Commentary on 1 Thessalonians 3:9-13
Love epitomizes all social obligations.
This may be the “take away” lesson from today’s epistle reading. Still, the organization of the reading is somewhat odd because 3:9-13 has two parts and comes at a transition in the letter to the Thessalonians. The first part, 3:9-10, represents the closing of an earlier part of the letter (i.e., 2:17-3:10). The second part, 3:11-13, is a prayer that moves the hearers toward the topics addressed in the remainder of the correspondence.
The occasion for the letter appears to be a response to Paul’s concern that the Thessalonians may have turned their backs on him, especially since they appear to have suffered some hardship after Paul preached the Gospel to them (see 1:6). In order to find out how the Thessalonians were faring, and to determine whether they still esteemed him as their founder, the apostle sent Timothy to Thessalonica. Timothy returns with a very positive report (possibly even a letter from the congregation), and Paul writes this letter to the church.1
It was common in Paul’s day to thank the gods upon receipt of a letter. Here the thanksgiving is in the form of a rhetorical question, “How can we thank God enough for you . . . ?” Timothy’s report has gladdened Paul’s heart, reaffirmed the love of the Thessalonian congregation for him, and further stimulated his desire to visit them. Notice that Paul says that the Thessalonians were the ground for his comfort (3:7), but it is God whom the apostle thanks. The implication is that he could never thank God enough. In fact, the language here is deeply personal as Paul’s focus intensifies. For example, the pronoun “you” appears ten times in 3:6-10 (e.g., 3:7: “because of you,” “your faith;” 3:8: “if you stand fast;” 3:9: “for you,” “on your account”). This is underscored by what follows.
The language here becomes very intense. “Night and day we pray most earnestly,” he says, “to see you face to face and restore whatever is lacking in your faith” (3:10). The Greek verb deomenoi, translated in the NRSV as “we pray,” is a gentler and more elegant rendition of the term than its potentially cruder translation, “begging.” It is the same verb found in Romans 1:10 used in a similar context. It conveys a sense of personal need.
The intensity of Paul’s statement is further illustrated by the phrase “night and day” and the adverb “earnestly.” Paul’s invocation of prayer language — his petition — is to see the Thessalonians and to complete what is lacking in their faith. Timothy’s visit stabilized them in their faith (3:3). Now Paul wants to visit them to augment it. He indicates there is some deficiency present. The meaning of the apostle’s statement has been made difficult because the verbs katartizein (“to restore”) and hysterēma (“whatever is lacking”) are infrequent. Moreover, it is a somewhat challenging to determine how these verbs are related to the Thessalonians’ faith.
Faith here means one’s total response to God, something that can be deemed inadequate or deficient (e.g., Romans 14:1; 2 Corinthians 10:15). The term hysterēma was rarely used in ancient literature, and it is used only once outside of Paul’s letters (Luke 2:14). When it is found in Paul’s letters, it often has the sense of an inadequacy that can be corrected (e.g., 1 Corinthians 16:17; 2 Corinthians 9:12; 11:9; Philippians 2:30; Colossians 1:24).
Likewise, katartizein on its surface means to mend something, such as a net (e.g., Mark 1:19). Yet, Paul uses it here in a pastoral sense (as he does in Galatians 6:1). And so, the petitions for love and holiness in 3:12-13 and the fact that Paul pursues these topics in chapters four and five must be taken into consideration when we try to figure out what this deficiency might be. It could be that this pastoral letter was part of Paul’s attempt to correct “whatever is lacking in [their] faith.”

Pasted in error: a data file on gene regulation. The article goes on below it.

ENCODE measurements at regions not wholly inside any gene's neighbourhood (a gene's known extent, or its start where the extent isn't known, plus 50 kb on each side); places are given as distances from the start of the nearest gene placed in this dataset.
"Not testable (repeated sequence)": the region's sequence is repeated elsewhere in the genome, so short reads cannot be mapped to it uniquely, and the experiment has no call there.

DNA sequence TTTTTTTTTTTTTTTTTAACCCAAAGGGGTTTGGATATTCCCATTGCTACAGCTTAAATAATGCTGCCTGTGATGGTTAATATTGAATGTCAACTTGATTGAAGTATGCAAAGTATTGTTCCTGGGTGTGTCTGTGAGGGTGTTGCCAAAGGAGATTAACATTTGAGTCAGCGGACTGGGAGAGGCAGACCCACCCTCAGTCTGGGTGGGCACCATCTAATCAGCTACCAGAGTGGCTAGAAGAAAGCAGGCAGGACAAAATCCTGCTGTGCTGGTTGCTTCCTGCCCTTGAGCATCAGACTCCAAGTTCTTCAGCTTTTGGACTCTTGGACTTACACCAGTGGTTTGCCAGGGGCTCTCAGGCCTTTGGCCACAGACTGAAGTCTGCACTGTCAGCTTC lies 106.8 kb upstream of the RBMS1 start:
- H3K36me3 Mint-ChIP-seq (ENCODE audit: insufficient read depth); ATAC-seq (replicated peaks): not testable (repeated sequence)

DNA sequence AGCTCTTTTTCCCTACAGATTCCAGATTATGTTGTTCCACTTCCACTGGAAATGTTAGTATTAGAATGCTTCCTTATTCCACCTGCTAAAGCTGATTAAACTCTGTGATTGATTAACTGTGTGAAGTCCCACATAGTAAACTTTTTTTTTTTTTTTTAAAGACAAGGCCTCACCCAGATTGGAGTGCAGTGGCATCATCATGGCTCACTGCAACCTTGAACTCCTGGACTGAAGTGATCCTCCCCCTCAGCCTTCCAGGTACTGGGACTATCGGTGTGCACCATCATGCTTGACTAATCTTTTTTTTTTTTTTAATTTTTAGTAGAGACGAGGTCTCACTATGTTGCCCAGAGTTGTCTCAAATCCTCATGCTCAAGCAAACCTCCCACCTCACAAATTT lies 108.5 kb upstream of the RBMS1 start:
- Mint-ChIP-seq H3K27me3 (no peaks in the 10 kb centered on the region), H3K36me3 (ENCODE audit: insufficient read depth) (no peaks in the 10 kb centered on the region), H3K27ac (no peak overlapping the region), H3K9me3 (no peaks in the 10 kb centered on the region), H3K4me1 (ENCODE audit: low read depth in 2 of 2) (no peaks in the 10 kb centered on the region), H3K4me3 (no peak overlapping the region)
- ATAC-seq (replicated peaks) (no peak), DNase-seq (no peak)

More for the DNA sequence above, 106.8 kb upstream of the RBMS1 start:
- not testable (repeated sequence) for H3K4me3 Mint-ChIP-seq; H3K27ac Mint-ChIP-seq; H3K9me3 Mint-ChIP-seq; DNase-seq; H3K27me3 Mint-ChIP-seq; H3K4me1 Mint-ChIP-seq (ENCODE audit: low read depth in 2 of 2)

The second part of today’s reading is an extended prayer, although some scholars have called it a “benediction” and others a “prayer wish.” It may be useful to point out that this is the only place where Paul adds a prayer of this kind after a thanksgiving. Paul’s separation from the believers in Thessalonica and his desire to see them, which is the major thrust of 2:17-3:10, is repeated in 3:11. His interest in stabilizing the Thessalonians appears in 3:13. Likewise, the major topics of the remainder of the letter are already anticipated in the prayer. The holiness for which the apostle prays in 3:13 comes up again in 4:3-8. Love “for one another and for all” (3:12) is discussed in 4:9-12. The “coming of the Lord” is treated at some length in 4:13-5:10. And so, the prayer is both pastoral and paraenetic (i.e., instructive).
The two verbs pleonasai (“to increase”) and perisseuai (“to abound”) are synonyms and are used together here for the sake of emphasis (also in Romans 5:20; 2 Corinthians 4:15). Love is one of the triad of endowments — faith, love, hope — that appears in 1:3 and 5:8 as bookends to the major part of the letter. Immediately prior to today’s reading, Paul expresses his relief at Timothy’s report that the Thessalonians still love him (3:6).
What is interesting is that Paul holds up his own love as a standard for them to imitate. It is the model for their love for others. He had already reminded them of his love (2:8), but now the emphasis is on the communal dimension, “for one another and for all.” Thus, it is love, according to the apostle, that summarizes all social obligations (Romans 13:8-10; Galatians 5:12-15). It is the cement that bonds the relations between members, as well as the larger society. Paul prays for a dramatic increase in their love with the goal of it contributing to their holiness.
1Note: The only use of the verb “preach the gospel” in this letter describes Timothy’s report on their faith.
November 29, 2009